By helping single pilot operators keep track of their location, fuel burn, weather and traffic conditions, and more, flight management systems (FMS) are a particularly valuable tool in modern cockpits. However, systems differences between different FMS manufacturers and models of FMS may also make managing these systems an unwelcome challenge at an inopportune time.
“If you’re so overly focused on how to do the FMS, it takes away a lot of your time from flying the airplane and managing it,” pilot Long Nguyen said in a recent episode of NBAA’s Flight Plan podcast.
Although Nguyen regularly flies a Cessna Citation CJ3, he is occasionally required to fly a CJ2. The aircraft are similar to one another, and they share a common (CE525) type rating. However, Nguyen admits he sometimes has difficulties when transitioning between the two, as each aircraft has an FMS from a different manufacturer. Not only do the user interfaces between the two systems look completely different; each also has a distinct operating logic behind it.
“It’s always stressful because I don’t fly [the CJ2] enough to stay really familiar with its FMS,” he added. “Whenever I have to go fly single pilot in it, I have to have the current pilot give me a familiarization to the box, [and] let me go sit down inside the airplane and go over how to program it.” Nguyen also recorded one of his previous CJ2 flights specifically so he could review FMS operation prior to stepping inside the cockpit.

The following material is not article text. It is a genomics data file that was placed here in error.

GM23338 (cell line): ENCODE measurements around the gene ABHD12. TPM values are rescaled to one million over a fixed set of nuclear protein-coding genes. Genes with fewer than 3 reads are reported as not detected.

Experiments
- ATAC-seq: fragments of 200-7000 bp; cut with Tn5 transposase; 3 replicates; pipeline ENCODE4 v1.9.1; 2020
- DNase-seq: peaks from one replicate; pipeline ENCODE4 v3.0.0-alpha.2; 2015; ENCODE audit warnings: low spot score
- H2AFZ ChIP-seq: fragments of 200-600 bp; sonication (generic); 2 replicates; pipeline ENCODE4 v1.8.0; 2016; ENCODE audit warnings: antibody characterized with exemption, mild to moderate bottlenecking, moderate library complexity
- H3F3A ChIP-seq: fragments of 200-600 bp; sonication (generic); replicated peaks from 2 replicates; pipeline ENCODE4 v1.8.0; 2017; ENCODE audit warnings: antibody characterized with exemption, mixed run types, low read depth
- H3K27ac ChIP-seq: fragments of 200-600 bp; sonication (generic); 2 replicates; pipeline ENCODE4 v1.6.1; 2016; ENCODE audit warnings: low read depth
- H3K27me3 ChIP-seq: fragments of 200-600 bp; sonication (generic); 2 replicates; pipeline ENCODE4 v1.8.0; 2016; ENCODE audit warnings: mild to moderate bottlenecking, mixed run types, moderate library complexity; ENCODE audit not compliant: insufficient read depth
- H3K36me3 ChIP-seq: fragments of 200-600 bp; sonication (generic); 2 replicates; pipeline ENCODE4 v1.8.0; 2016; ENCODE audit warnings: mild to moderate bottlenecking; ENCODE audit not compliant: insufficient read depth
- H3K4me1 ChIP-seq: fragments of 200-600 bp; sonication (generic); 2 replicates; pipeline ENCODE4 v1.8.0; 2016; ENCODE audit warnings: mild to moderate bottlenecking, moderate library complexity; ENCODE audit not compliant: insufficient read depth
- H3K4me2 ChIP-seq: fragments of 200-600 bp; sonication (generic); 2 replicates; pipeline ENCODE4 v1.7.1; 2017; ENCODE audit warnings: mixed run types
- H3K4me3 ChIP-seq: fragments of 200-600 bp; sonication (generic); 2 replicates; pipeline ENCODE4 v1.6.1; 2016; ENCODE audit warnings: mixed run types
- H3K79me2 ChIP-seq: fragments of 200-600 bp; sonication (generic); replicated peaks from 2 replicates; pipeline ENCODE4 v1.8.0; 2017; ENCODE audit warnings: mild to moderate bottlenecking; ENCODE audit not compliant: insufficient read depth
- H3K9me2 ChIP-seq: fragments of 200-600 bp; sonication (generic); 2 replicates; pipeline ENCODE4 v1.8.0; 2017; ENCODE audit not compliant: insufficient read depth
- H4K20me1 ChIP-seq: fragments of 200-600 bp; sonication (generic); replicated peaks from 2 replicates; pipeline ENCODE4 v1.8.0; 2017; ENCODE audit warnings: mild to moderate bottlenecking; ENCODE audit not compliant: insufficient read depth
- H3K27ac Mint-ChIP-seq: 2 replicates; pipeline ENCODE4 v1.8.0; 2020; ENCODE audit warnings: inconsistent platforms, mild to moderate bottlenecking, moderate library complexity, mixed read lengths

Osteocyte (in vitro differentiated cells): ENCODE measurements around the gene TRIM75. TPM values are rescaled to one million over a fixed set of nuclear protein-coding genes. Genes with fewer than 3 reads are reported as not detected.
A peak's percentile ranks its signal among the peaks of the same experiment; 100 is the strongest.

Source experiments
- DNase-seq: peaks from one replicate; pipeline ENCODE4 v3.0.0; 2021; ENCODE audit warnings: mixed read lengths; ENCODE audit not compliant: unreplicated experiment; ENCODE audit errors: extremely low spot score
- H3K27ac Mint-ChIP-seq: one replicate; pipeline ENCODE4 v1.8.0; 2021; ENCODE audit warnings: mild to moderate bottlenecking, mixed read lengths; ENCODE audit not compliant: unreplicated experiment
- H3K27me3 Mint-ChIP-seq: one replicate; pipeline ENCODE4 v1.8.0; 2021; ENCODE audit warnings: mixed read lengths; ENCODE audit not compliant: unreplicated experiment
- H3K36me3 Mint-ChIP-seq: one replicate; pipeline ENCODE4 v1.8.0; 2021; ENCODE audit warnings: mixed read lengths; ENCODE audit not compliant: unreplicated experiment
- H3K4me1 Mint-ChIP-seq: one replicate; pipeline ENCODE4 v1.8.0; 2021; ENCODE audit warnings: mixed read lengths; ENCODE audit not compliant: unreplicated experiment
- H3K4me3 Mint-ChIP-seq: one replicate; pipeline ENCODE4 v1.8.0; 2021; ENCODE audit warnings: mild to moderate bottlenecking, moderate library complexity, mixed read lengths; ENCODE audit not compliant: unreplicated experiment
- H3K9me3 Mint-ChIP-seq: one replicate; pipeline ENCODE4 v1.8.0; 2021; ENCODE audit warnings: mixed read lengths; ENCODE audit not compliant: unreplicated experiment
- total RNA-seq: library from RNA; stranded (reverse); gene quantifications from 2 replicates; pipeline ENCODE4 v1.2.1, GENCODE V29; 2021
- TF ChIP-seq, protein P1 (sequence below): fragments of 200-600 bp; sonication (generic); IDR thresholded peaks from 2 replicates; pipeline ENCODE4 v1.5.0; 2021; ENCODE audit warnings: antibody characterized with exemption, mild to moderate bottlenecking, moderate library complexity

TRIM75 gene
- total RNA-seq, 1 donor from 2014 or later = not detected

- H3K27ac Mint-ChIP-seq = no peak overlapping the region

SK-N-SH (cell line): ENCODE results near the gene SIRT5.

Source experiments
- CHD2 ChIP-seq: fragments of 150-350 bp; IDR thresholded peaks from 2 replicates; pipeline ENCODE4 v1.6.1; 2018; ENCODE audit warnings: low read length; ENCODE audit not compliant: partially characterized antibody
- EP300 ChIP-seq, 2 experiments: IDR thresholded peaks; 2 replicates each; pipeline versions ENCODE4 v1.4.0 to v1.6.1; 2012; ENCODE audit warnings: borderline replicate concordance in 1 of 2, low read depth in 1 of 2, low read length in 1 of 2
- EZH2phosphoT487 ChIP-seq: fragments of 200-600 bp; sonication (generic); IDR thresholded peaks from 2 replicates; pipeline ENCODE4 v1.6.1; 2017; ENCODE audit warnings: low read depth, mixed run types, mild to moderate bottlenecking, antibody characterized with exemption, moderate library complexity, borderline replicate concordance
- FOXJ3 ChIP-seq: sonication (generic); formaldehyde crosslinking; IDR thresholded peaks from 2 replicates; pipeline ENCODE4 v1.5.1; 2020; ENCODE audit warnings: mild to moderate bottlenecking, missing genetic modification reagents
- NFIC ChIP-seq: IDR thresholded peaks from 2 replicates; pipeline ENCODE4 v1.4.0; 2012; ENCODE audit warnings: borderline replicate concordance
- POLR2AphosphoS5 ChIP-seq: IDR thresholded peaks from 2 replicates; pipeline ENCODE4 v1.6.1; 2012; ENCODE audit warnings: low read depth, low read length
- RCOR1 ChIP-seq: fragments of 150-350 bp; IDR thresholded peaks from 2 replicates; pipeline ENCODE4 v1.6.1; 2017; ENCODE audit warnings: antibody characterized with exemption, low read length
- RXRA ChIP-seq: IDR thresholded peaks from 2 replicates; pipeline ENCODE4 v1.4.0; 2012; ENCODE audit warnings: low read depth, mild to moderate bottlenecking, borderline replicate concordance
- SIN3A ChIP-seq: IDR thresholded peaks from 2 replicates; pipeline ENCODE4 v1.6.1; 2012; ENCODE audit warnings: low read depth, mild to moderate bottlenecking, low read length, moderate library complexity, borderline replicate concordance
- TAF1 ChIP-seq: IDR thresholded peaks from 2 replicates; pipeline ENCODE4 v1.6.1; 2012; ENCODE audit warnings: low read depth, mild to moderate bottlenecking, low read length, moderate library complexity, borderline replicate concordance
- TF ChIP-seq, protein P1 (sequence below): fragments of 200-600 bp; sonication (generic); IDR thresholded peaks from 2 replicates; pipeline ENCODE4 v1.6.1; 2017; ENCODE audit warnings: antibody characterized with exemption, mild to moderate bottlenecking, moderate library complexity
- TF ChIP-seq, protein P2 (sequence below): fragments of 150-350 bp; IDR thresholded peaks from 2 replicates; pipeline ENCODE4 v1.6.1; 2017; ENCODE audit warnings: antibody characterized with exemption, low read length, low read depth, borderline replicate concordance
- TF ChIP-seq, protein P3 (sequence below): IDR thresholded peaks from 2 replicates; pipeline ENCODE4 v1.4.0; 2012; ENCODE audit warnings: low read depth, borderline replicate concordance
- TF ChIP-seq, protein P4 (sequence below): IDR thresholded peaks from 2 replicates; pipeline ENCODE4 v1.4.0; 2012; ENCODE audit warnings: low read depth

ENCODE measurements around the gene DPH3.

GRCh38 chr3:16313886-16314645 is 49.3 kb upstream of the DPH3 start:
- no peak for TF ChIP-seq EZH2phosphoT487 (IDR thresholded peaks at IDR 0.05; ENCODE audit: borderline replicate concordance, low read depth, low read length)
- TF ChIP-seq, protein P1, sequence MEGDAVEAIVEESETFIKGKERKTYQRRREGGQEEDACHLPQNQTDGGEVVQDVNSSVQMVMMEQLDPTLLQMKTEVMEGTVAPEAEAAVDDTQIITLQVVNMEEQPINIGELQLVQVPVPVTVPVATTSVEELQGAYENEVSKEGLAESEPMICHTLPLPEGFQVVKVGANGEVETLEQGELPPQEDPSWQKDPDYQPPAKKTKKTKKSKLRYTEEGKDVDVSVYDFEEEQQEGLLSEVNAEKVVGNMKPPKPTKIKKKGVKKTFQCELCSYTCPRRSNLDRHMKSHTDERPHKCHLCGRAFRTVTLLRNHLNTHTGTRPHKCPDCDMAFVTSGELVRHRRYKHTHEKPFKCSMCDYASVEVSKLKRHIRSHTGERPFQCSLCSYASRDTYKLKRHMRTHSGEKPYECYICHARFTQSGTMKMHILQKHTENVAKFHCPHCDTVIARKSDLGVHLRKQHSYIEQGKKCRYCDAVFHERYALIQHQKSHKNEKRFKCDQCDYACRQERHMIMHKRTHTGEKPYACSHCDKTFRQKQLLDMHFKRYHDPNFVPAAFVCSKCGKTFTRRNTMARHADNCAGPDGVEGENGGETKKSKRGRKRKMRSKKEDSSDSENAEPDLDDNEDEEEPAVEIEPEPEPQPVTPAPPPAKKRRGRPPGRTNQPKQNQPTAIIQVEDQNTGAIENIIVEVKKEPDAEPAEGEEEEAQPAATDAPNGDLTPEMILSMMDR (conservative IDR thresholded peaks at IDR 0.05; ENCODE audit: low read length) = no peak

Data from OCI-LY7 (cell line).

That level of preparation is key to operating safely with an unfamiliar FMS, said NBAA Safety Committee member Jay White. “Assess yourself, and how familiar am I [with the specific FMS,]” he said. “Assess where you’re going, understand what the threats are as far as airspace, terrain, weather, and the software itself. It will only take one small distraction to increase the level of task saturation in a high workload environment.”
In recognition of these and other factors that make single pilot operators particularly at risk for loss of control inflight (LOC-I) accidents, NBAA’s Single Pilot Working Group, as part of the NBAA Safety Committee, recently formed a dedicated working group tasked with raising awareness of the importance of LOC-I training, recovery, and other mitigation methods for operators. The group will be led by Paul “BJ” Ransbury, president of upset prevention and recovery training specialist Aviation Performance Solutions (APS).
More information on single pilot safety is available in the May/June issue of NBAA’s member publication, Business Aviation Insider. A digital edition is available at www.nbaa.org/news/insider/.